MOSCOW, December 28. /TASS/. Russian President Vladimir Putin has signed a decree on responsible treatment of animals, which outlaws all forms of cruelty to animals and establishes rules of pet ownership, according to documents uploaded to the official online database of Russian legislative information on Thursday.
The law was introduced to the lower chamber of the Russian parliament, the State Duma, in 2010 and took eight years to be passed. The law contains the basic principles of pet ownership, based on responsible, ethical and humane treatment of animals.
It also streamlines the rights and responsibilities of federal, regional and municipal authorities on the issue of pet ownership.
The law establishes rules of ownership and use of animals, and of their protection against cruel treatment. Besides, it outlaws the propaganda of cruel treatment of animals and sets forth requirements for ownership of pets and service animals, as well as for their use in cultural and entertaining events.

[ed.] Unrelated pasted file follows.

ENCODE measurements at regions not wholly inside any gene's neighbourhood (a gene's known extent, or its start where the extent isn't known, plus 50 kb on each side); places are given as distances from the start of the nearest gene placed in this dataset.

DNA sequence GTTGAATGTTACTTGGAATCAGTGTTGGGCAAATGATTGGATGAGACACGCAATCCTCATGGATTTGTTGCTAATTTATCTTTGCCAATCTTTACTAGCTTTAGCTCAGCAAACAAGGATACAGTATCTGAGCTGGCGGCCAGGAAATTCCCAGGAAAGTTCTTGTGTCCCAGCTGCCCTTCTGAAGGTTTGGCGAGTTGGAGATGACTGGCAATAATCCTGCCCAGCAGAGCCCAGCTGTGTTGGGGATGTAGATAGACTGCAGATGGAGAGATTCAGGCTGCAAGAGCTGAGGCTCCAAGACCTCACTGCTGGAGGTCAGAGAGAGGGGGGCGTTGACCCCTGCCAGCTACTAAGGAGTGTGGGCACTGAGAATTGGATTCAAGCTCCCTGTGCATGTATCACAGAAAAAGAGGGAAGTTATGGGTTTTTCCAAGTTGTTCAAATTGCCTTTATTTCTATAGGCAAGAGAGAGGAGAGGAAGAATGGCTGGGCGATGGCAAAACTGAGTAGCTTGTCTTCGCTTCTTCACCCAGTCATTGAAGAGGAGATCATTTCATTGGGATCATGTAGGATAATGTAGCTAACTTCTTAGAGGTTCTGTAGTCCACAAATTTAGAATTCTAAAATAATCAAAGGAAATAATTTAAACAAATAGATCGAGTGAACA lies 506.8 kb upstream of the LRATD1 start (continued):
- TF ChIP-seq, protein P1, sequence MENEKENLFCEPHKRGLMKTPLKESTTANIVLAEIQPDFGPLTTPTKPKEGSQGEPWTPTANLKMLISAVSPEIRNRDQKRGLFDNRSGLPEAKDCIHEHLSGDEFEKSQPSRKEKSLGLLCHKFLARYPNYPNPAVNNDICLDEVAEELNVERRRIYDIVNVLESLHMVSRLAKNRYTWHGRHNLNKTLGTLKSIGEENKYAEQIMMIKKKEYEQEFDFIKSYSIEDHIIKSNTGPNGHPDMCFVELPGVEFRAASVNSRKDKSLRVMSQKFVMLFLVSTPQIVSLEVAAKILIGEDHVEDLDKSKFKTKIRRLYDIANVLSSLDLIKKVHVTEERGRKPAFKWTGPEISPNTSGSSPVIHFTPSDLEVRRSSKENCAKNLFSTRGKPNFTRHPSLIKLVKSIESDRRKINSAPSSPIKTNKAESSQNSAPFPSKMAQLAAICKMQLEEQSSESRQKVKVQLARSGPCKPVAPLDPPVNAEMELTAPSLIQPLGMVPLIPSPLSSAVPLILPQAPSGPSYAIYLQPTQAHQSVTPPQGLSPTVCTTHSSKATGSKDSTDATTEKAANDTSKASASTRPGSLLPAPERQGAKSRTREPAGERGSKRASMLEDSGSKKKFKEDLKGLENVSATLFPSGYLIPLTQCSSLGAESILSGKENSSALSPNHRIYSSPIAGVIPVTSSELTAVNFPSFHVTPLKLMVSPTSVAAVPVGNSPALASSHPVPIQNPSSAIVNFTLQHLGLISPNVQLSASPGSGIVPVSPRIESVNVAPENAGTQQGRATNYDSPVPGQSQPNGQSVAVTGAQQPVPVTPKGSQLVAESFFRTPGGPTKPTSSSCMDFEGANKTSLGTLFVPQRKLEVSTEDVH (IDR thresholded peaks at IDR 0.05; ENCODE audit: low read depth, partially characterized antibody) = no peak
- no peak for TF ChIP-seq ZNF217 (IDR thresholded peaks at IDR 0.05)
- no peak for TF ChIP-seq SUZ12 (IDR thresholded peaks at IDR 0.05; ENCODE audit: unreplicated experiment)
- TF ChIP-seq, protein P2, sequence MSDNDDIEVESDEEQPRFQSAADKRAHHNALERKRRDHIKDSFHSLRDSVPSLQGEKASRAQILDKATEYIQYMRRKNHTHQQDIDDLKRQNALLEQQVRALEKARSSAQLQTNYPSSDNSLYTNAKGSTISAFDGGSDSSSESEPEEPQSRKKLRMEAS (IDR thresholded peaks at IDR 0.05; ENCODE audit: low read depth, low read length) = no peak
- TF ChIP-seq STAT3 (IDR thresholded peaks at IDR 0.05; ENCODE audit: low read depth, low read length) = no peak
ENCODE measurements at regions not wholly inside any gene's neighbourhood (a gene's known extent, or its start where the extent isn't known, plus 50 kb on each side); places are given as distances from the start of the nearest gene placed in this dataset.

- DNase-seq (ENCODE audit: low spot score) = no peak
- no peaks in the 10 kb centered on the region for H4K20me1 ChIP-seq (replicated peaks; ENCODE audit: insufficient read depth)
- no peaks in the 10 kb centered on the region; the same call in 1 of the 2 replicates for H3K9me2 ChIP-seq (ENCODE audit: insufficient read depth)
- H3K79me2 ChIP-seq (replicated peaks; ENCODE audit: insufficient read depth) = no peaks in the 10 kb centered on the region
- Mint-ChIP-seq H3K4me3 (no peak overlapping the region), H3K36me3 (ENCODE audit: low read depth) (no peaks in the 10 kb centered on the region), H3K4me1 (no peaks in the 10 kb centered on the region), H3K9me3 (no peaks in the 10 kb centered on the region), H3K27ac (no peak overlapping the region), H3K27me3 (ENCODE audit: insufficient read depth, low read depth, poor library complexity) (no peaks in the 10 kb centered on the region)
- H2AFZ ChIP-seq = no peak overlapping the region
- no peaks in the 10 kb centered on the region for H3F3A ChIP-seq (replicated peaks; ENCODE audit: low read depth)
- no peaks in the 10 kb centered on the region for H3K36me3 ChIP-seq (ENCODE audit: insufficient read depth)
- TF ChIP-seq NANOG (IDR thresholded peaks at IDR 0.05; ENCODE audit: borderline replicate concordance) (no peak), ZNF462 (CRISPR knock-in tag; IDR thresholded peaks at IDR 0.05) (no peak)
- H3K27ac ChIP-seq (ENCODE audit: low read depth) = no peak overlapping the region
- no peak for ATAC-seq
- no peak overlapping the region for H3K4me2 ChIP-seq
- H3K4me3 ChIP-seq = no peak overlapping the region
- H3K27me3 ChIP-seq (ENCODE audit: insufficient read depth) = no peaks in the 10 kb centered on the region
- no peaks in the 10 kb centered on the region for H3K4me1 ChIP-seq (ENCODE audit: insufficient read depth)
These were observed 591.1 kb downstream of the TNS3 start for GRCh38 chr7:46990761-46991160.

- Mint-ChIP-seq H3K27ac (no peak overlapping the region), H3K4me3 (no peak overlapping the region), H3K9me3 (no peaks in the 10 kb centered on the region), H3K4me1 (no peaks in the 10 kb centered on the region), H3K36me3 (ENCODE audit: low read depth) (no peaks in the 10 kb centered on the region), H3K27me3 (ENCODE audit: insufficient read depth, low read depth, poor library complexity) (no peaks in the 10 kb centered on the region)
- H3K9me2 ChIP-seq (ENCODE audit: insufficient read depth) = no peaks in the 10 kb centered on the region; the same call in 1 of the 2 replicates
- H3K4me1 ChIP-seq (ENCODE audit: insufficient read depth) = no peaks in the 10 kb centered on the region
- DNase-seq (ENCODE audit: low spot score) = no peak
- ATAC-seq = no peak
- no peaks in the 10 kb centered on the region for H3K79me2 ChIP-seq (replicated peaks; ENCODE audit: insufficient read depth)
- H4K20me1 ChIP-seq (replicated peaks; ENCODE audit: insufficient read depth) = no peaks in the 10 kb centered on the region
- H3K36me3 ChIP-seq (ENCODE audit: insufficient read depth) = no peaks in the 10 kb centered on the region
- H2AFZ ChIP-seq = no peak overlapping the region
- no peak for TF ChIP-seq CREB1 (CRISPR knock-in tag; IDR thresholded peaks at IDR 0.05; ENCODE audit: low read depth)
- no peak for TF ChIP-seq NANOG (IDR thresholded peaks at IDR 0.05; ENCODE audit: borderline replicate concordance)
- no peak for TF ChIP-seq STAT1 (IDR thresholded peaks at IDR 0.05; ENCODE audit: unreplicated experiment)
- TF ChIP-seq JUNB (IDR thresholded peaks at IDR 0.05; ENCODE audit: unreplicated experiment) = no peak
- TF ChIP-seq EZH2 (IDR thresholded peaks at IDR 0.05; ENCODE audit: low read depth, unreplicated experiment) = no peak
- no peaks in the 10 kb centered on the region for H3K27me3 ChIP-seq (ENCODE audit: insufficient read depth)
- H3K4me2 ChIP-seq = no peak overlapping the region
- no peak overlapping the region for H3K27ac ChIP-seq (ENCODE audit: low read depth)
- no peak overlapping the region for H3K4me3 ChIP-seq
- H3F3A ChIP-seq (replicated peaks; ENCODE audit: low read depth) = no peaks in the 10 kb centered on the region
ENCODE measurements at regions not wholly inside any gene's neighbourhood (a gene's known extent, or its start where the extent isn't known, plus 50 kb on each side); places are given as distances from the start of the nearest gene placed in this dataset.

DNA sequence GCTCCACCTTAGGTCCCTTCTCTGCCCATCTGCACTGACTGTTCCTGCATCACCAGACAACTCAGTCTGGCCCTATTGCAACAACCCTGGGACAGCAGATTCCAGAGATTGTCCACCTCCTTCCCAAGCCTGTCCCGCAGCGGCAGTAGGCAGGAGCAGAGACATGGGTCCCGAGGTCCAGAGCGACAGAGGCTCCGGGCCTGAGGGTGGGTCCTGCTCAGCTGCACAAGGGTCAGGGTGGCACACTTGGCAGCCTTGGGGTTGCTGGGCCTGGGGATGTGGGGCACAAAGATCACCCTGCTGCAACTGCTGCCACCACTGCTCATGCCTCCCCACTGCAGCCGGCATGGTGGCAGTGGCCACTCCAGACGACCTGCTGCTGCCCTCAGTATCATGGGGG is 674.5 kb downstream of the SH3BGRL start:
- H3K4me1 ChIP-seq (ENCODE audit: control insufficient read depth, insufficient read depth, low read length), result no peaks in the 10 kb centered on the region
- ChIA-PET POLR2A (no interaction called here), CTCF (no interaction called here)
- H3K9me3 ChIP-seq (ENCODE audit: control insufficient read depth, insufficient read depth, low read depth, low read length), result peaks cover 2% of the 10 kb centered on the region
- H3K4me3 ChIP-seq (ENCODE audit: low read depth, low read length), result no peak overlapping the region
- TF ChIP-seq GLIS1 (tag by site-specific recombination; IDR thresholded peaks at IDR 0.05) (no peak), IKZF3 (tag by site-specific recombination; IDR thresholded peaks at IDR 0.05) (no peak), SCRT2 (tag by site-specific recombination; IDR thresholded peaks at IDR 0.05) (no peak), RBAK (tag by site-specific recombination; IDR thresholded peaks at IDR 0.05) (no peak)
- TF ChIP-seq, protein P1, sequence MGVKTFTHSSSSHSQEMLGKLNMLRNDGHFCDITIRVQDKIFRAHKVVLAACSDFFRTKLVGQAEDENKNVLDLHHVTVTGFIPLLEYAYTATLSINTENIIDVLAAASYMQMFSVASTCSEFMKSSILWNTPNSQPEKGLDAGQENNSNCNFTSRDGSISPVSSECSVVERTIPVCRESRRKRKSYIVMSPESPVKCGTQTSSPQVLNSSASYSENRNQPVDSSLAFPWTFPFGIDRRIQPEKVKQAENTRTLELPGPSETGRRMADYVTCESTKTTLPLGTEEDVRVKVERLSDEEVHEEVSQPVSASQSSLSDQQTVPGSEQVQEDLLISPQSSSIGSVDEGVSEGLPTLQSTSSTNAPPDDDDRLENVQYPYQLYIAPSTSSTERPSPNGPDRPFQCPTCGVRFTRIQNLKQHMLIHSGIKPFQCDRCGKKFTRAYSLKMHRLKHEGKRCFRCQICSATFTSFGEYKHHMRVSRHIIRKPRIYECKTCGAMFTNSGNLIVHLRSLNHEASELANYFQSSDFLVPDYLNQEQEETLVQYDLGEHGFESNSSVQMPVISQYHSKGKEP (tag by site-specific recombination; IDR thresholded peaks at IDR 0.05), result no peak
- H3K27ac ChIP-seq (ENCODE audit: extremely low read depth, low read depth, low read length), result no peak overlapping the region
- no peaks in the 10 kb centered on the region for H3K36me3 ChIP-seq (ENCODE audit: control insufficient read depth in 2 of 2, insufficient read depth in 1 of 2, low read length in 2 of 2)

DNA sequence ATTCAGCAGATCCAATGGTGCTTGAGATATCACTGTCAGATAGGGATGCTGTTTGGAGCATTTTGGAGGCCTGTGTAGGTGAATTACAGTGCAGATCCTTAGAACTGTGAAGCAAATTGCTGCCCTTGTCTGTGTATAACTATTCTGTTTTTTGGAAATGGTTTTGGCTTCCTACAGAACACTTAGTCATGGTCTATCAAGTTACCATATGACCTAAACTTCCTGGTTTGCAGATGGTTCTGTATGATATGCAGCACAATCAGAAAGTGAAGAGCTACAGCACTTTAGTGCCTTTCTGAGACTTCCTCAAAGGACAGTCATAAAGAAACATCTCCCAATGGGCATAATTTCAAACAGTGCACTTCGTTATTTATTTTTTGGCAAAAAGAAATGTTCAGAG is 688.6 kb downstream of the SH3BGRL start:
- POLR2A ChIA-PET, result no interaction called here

Bans and restrictions
The new law prohibits "free and uncontrolled movement of animals in areas with road traffic, in lifts and other areas of common use in residential buildings, as well as in yards, recreational areas, playgrounds and sporting rounds. From now on, owners are obliged to clean the waste left by their pet in those areas. Municipal authorities now have the right to prohibit animal walks in certain zones.
The document also stipulates that dogs of potentially dangerous breeds can take walks only in a muzzle and on a leash. The only exception is when a dog walks on a restricted territory belonging to its owner and marked with a warning sign. The list of those dangerous breeds will be compiled by the Russian government.
The law also defines the legal status of animal shelters and sets rules for establishing, keeping and using them.
From now on, the capturing of stray animals must be recorded on cameras and information about them must be made public.
The document also outlaws petting zoos, animal fights as well as keeping animals in bars and restaurants.